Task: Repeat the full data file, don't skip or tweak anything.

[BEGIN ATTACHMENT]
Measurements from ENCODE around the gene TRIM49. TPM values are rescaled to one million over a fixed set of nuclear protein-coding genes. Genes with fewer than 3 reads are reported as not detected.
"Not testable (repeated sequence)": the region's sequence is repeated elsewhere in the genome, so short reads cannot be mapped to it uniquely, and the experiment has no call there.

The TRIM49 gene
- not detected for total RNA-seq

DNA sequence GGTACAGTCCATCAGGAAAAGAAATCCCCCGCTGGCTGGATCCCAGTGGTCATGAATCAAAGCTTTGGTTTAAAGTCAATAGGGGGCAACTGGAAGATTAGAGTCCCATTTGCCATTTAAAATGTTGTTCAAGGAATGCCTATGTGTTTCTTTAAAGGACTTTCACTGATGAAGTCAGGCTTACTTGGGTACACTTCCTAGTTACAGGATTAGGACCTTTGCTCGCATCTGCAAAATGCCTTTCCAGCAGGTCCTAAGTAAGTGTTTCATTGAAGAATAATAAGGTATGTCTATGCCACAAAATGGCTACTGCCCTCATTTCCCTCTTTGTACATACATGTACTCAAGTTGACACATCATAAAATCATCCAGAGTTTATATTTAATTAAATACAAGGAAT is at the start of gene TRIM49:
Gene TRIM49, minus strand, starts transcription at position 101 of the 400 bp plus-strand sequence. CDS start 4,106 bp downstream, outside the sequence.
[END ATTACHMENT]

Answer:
Measurements from ENCODE around the gene TRIM49. TPM values are rescaled to one million over a fixed set of nuclear protein-coding genes. Genes with fewer than 3 reads are reported as not detected.
"Not testable (repeated sequence)": the region's sequence is repeated elsewhere in the genome, so short reads cannot be mapped to it uniquely, and the experiment has no call there.

The TRIM49 gene
- not detected for total RNA-seq

DNA sequence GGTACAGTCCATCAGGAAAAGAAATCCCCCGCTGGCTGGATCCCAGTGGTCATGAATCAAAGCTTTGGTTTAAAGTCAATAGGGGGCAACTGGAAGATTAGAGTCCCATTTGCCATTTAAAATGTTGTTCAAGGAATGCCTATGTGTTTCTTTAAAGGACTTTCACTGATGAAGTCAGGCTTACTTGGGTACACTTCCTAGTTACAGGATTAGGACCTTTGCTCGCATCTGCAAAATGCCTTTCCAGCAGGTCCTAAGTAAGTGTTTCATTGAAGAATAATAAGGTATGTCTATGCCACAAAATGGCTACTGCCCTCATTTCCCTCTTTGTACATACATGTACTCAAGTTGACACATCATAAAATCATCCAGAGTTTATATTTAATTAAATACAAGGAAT is at the start of gene TRIM49:
Gene TRIM49, minus strand, starts transcription at position 101 of the 400 bp plus-strand sequence. CDS start 4,106 bp downstream, outside the sequence.